“if you don’t know Dick” (00:56) – This is a reference to Hardt’s past successes. ActiveState, a company he founded, used a catchy marketing slogan – “If you don’t know Perl, you don’t know Dick” This is a subtle reference, perhaps too subtle. However, the live audience for this talk was likely quite familiar with the reference, so he gets a pass. He makes another reference to this phrase at 14:54.
Lots of Humour
He gets plenty of laughs at 1:18, 1:52, 2:22, 2:50, 3:20, 6:14, 6:26, 8:00, 11:00, and 12:32, and there are other funny bits as well. There is even some “hidden” humour, such as the pictures of Mona Lisa and Lady Diana in the photo ID at 3:00.
Keeping the Big Picture In Mind
Know (and identify with) your audience. Hardt cycles through books, magazines, and movies which he enjoys (at 2:24). This is not filler. Since it is likely his audience shares these likes with him, the implicit message is: “Hey, I’m just like one of you.” This message is made even more powerful when he follows up with the Porsche logo. “Join my Identity 2.0 crusade… we will all drive cars like this together.” Later in the presentation, the words “Simple and open wins” are used; again, this ties in with his the majority view of his audience.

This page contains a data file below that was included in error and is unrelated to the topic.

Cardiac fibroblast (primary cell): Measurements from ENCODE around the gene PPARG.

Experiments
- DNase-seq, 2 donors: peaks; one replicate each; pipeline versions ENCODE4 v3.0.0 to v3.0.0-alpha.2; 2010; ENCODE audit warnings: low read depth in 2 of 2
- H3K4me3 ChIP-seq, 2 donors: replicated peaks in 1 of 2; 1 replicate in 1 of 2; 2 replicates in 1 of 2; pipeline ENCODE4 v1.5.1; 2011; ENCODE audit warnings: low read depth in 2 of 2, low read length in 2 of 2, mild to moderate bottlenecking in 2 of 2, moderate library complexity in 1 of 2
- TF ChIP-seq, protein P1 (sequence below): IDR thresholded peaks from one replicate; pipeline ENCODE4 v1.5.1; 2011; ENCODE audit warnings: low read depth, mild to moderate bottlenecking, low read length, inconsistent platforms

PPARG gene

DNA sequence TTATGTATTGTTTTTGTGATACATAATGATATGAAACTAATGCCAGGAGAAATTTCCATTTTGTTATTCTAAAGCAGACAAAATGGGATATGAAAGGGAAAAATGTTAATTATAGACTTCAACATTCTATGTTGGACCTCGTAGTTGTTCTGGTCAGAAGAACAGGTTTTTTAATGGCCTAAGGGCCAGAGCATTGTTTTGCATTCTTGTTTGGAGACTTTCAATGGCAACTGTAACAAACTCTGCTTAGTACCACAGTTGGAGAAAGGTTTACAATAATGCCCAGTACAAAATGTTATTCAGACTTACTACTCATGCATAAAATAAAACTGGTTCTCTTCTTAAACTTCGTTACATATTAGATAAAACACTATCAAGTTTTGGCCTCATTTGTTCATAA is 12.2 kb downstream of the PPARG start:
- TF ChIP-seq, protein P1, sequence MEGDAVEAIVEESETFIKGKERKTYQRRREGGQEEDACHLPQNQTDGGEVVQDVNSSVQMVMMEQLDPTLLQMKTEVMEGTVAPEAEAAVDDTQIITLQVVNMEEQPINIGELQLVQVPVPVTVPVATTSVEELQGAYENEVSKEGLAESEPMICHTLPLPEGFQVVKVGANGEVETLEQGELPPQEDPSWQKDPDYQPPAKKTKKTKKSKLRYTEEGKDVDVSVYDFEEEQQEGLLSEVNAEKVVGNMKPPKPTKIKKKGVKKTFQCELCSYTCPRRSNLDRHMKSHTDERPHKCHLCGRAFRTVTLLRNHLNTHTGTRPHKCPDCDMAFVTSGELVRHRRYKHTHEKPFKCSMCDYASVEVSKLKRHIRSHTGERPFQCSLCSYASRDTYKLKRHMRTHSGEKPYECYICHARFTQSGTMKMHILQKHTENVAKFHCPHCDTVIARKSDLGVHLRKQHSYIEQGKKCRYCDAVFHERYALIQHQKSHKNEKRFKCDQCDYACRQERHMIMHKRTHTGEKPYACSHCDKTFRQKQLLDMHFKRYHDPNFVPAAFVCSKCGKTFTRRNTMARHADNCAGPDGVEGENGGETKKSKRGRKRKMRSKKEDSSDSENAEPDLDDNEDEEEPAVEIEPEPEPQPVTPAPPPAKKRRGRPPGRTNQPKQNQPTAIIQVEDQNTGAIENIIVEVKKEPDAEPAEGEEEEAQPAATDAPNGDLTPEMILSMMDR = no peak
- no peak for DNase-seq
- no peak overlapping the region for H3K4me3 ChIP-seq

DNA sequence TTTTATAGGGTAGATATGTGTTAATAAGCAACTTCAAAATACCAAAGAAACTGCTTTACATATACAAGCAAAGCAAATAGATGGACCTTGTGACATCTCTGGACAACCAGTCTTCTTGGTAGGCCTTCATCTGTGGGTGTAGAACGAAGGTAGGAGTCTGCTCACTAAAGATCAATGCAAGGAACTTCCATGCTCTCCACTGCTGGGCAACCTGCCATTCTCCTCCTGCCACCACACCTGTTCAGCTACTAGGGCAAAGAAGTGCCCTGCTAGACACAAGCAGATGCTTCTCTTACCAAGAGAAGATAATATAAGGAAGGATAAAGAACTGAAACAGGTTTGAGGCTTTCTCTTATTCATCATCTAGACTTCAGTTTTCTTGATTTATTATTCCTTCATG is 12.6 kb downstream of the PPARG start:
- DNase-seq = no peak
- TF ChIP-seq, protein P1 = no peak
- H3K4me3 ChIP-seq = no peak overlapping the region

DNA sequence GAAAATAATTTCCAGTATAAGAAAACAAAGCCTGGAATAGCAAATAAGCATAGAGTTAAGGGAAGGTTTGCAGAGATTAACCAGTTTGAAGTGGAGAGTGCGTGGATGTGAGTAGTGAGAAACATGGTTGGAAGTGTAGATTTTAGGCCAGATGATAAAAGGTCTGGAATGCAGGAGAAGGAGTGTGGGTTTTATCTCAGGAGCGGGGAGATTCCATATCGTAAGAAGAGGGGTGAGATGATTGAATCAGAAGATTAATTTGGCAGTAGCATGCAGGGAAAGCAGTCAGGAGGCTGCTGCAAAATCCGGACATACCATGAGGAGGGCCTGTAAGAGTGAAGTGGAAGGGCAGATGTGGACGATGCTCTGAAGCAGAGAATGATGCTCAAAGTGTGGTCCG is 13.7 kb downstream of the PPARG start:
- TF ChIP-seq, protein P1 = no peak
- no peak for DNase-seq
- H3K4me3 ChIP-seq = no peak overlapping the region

Know the context of your presentation. The lightweight identity reference (13:08) was essentially a negative one (translation: “It’s lightweight. My solution is better”), but Hardt was aware that this concept was being presented later in the day at the same conference. He mentions this, and I think he threw in the conciliatory “it solves part of the problem” on-the-fly to avoid appearing like he is stomping on a fellow presenter. This is a savvy move!
Know your marketing needs. “Sxip is pronounced as in ‘skip.'” (14:09) Hardt is a pro at marketing and branding. He doesn’t need me to tell him how important it is for people to know the correct pronunciation of your (or your company’s) name. Further, Hardt understands that this presentation needs to be audience- and message-focused, so he keeps references to his own company minimal.